The property owner of 1.16 acres located just north of U.S. Highway 6 in Edwards received unanimous approval from the Eagle County Board of Commissioners on Tuesday to consolidate his previously subdivided property into one lot. This was accomplished through approval of a Minor A Subdivision process, which corrected the illegal subdivision of the property that took place in 1988.
Acquiring the commissioners’ approval on this point was a necessary step for Edwards resident Ross Blankenship, owner of JLT Valley and Action Jackson Auto, to begin developing the property, where he said he plans to build an electric recharge station, tire store and car wash.
“We’re bringing the opportunity for our beloved county to be part of the first ever new type of auto care center: an auto care center without gas, oil, or the old school industry,” Blankenship said. “The new school industry we’re building for our county is electric.”
Blankenship enthusiastically described his vision for the property, emphasizing how all services will be designed with a focus on sustainability.
“The building will be served by solar power, clean recycled car washes, and hybrid and EV vehicle charging stations to help power the future of the automotive industry and the future of America,” Blankenship said. “This sub-plat Minor A type approval will give us the opportunity to show the county what has never been done before.”
In the days leading up to the decision, county commissioners received 17 public comments that voiced a number of community members’ concerns about moving forward with Blankenship’s stated plans for the property. The most common objections revolved around the argument that the proposed commercial business does not meet the goals of the Eagle County Comprehensive Plan and the Edwards Area Community Plan, which recommend mixed-use developments for future land use designations.
Edwards resident Teri Lester spoke at the meeting to encourage the commissioners to reject the motion.
“This proposal … squanders the last opportunity to place workforce housing within the immediate proximity to jobs, services, mass transit, open space and commercial entities,” Lester said. “This is why the Edwards community identified this area, because they thought it was perfect for this.”
Other written and voiced comments included concerns about the new business’s compatibility with surrounding land use, particularly its close proximity to the Eagle River Preserve, and about the impact that having an auto care center right off of Highway 6 would have on traffic and road safety.
While acknowledging these concerns about the property’s potential uses, the commissioners all emphasized that the decision put before them to approve or deny a Minor A Subdivision had nothing to do with the future use of the land. They made it clear that approving the motion did not signal support or opposition to the proposed use of the land, but was a necessary step to bring the plot back into good legal standing.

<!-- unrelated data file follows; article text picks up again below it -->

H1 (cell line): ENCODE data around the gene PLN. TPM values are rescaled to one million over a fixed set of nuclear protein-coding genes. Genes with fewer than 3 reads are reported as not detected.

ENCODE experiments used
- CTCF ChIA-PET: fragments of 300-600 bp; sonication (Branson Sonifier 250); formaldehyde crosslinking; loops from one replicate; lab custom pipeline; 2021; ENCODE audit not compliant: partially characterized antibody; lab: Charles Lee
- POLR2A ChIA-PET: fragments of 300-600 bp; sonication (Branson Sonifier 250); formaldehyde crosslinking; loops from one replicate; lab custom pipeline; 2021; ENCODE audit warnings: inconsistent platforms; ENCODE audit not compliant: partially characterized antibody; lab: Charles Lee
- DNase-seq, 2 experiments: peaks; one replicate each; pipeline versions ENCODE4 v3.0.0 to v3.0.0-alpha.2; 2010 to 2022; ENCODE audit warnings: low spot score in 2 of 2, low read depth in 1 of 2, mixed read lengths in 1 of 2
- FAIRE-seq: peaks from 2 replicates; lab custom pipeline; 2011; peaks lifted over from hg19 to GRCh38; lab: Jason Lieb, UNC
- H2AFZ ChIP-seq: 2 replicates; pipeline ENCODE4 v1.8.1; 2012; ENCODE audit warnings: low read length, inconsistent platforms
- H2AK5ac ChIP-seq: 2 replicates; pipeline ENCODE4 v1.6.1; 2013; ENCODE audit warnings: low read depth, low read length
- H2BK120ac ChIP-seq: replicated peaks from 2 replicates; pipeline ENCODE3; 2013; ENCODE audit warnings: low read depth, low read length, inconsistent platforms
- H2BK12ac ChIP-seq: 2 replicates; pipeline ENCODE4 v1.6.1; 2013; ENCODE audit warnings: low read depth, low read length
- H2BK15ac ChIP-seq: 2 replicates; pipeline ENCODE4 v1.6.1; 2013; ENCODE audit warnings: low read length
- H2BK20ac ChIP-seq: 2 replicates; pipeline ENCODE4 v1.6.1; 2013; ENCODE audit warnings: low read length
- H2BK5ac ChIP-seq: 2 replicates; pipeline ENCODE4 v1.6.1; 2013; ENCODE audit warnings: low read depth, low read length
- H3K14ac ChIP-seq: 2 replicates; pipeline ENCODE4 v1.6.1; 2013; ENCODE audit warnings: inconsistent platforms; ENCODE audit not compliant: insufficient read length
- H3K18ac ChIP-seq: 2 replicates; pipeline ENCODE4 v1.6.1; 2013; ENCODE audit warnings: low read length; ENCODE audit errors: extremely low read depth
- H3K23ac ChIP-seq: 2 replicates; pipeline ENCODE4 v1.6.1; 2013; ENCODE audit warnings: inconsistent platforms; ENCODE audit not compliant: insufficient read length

“The county wants things to be legal, so in that sense, as far as this subdivision goes, the owner’s sole responsibility isn’t anything about use or having that liability stay with the property — we don’t want that liability there,” said commissioner Matt Scherr. “So the owner’s responsibility, before we allow anything else, is to make it legal. That’s what’s happening here.”
In addressing the concerns about the new development not being mixed-use or helping to meet workforce housing goals, Eagle County Senior Planner Katie Kent clarified that the county zoning map designates the plot for commercial general use that is compatible with Blankenship’s plans.
“When mixed-use is being brought up by the public, it is in the sub area plan for Eagle County. That is a plan that we look at, it’s a recommendation, we definitely do not ignore it, but it’s not a requirement,” Kent said. “The zoning map for uses permitted are what we are required to look at, so housing is recommended, it is not required.”
Commissioner Jeanne McQueeney also made a distinction between the county’s priorities and those of private landowners, saying that in order for the county to have the right to impose its will on a property, it would have to purchase it. Since the plot is on land that is zoned for commercial general use, the landowner is allowed to develop a commercial business on that land.
“This is not an opportunity for the public to say ‘this is the best use for this piece of property,’ it’s not where we get to impose our priorities either,” McQueeney said. “It’s important to recognize that just because we have a priority for housing, and we have a priority for open space, doesn’t mean that we get to impose that priority on every landowner when they come before us. We have to stick to these standards.”
Blankenship will have to receive numerous additional permits and approvals before his dream of building the first all-electric auto care shop becomes a reality, but receiving the commissioners’ consent on Tuesday brought him one step closer to making it a reality.